G/LD-006, Pillar – 892m, 8 Points
From Blacksail it is an entertaining route up onto Pillar. Hard work after a long day but with a nice mix of steep rock and flatter grass sections, albeit a bit drawn out.
By the time we reached the top we were certainly ready for a break.
The summit shelter was full of snow when we arrived so we set to digging it out and soon had a cosy(ish) home from home in which to set up our stations.
Same procedure once again, all working the first four then it was M6XPE’s turn to work the pile up but by now he was struggling a bit with his radio and not a lot of battery remaining so I took over and worked the pile up for him making another thirteen contacts, including another two MI stations. Magic stuff.
By the time we were ready to leave the summit the weather had closed in almost to the point of a white out. It is unusual to see it quite that bad here in the Lakes, it was more like a Scottish winter day than the good old friendly Lake District 🙂
We descended down the ridge line into Wind Gap which was an exciting experience. As we reached the col we dropped below the cloud to reveal the full majesty of the Mosedale valley.
Descending the scree slope below Wind Gap we spotted a couple of walkers below us who had followed the path down to the bottom and were now trapped in the junction between Mosedale Beck and Gatherstone Beck. This provided great entertainment as we watched them trying to find a way out of the trap. In the end they took the plunge and got their feet wet. Learning from their experience we instead contoured around the valley crossing Gatherstone Beck higher up the valley side. Even so it was still not easy to cross, there had been a lot of rain in the preceding week. We finally reached the car back at Wasdale head just as the sun was setting, a great end to a great and successful day out SOTAing.
A trip down to the West Country afforded the opportunity to pop over to Minehead and bag Dunkery Beacon before the end of the Winter bonus period.
Parking at the car park next to the cattle grid at SS 895 406, it is just a short easy walk up to the Beacon along a clearly defined path. With the wind behind me pushing me up the hill I was soon at the top and set the station up in the lee of the large cairn marking the top.
It didn’t take long to put nine contacts in the log from a wide area ranging from Salisbury in the SE up though Cheltenham to the NE and around into Nelson in mid Wales. As soon as I had worked the pileup I was packed away and on the way back down again. Job done.
Sunday was forecast to be a glorious day and it didn’t disappoint. It was shirtsleeve walking.
I elected to approach from the North West, perhaps not the usual route but with easy parking available at SH 596 630 it would avoid the crowds on what was likely to be a busy day out in the hills. Passing the car park at Pen Y Pass just after 8:30am it was already closed with the ‘full’ signs out.
The track from the parking up to the Marchlyn Mawr dam is exceptional being surfaced all the way. Once you reach the dam there is a path off to the left of the tunnel access leading up onto the hill. The path soon fades out though and from here it is just a case of picking the best route up over a large boulder field.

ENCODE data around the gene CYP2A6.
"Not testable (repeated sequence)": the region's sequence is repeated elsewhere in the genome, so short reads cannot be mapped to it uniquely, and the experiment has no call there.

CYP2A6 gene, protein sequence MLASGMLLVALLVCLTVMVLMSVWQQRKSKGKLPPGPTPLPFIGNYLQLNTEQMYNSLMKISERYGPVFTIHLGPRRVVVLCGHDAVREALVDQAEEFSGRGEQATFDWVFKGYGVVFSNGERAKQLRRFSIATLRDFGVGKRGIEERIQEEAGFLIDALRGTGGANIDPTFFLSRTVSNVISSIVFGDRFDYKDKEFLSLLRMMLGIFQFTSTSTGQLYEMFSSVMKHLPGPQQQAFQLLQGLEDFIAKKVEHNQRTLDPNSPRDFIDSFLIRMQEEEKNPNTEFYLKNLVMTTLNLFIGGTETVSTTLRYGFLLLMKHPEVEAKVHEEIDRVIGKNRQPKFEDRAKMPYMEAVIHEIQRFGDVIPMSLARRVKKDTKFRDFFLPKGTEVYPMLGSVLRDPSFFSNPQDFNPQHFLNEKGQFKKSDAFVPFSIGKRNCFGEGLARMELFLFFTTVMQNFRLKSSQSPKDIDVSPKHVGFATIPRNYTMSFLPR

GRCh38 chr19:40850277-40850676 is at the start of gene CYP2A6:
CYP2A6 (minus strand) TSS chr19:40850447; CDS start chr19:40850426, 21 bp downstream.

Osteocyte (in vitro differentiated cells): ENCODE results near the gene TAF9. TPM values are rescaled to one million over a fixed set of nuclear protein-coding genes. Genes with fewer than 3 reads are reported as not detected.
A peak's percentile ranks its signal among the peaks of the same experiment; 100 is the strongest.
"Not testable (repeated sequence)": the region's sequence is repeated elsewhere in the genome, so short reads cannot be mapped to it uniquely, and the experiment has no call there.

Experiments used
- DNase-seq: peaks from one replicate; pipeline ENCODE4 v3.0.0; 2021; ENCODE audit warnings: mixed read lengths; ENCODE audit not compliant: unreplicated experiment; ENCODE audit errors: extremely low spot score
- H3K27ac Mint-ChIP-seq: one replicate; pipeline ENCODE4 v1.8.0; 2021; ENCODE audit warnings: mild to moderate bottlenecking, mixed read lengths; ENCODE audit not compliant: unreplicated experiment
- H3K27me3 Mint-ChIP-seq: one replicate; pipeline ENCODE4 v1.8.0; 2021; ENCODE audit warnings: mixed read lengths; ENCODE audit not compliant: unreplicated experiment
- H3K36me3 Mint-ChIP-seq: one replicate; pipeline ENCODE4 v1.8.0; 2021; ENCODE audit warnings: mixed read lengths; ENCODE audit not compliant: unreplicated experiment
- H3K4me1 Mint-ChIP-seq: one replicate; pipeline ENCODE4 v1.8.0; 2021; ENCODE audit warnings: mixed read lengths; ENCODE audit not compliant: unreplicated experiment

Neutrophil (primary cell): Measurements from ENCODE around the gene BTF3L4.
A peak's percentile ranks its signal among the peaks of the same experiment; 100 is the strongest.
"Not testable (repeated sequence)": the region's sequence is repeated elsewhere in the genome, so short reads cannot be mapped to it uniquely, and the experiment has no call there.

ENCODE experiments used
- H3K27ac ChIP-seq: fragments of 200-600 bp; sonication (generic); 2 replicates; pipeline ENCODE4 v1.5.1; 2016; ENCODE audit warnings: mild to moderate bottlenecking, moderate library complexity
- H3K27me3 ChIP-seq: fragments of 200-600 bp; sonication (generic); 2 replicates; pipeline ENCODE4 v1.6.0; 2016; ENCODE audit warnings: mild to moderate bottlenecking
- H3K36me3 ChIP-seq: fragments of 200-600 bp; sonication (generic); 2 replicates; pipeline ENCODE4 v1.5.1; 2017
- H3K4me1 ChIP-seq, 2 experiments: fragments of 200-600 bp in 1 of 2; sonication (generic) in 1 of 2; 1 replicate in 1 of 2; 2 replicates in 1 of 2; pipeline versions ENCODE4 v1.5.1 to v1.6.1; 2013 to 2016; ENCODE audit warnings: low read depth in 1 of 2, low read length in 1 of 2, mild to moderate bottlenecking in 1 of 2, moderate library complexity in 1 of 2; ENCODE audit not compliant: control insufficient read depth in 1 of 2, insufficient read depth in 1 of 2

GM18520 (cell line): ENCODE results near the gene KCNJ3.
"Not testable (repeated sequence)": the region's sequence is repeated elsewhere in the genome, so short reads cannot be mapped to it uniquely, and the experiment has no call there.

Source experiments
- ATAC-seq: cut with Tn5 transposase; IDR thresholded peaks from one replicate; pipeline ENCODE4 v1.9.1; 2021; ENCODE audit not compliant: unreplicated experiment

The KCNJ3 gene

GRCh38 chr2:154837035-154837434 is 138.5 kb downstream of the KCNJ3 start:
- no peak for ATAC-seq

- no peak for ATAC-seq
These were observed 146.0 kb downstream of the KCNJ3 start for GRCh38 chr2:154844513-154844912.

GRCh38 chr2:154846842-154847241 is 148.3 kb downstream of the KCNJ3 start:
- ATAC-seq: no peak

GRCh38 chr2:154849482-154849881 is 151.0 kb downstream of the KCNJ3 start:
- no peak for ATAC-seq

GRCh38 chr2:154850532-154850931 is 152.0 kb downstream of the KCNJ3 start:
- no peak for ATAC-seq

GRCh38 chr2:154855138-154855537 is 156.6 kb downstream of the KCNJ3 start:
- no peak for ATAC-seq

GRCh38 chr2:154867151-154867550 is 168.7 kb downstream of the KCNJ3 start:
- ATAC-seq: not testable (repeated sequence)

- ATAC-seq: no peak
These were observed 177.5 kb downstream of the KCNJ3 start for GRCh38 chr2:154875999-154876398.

Once you reach the top there is shelter if it’s windy but for once I didn’t need it. I soon set the station up and had nine contacts in the log.
The return back down is more of the same. Once back onto the track below the dam it may be worth cutting straight down avoiding the long sweeping curves of the track.
A few miles South of Great Rhos is Gwaunceste Hill.
It was not clear if there would be room to park on the farm track down to Rhewey so I parked in the lay-by on the main road at SO 150 575. Walking along the track I could see it should be possible to park on the verge at SO 149 573 without causing an obstruction. The farm at Rhewey is not terribly welcoming with dogs chained up in the yard and signs on every fence stating the private nature of the land. Hold your nerve though and walk straight through as is your right. Once beyong the gate at the end of the farm yard it is a pleasant stroll up a good track. South of the gate at SO 155 565 the land is signed as a SSI. Stay on the good track here rather than taking a bearing for the summit as the going is very tough once off the track. Make your own decision how far to follow the track before turning cross county for the final push up to the trig point.
This year I decided to try the approach to Great Rhos from the North. There have been reports that the danger area to the South and West of the summit has ben expanded and although access should be still possible from that direction the route may be extended to avoid the expanded area.
There is room for a couple of cars to park at the end of the track at SO 156 655. It’s fairly obvious with an old railway truck dumped beside the road.
From the parking spot it’s a pleasant walk gently climbing to an obvious left turn that leads up towards the summit. When the track meets the fence line continue North and then North East following the fence until you find the gate at SO 178 641. From here you will need to take a bearing and head South East out over the heather until you spot the trig point marking the summit.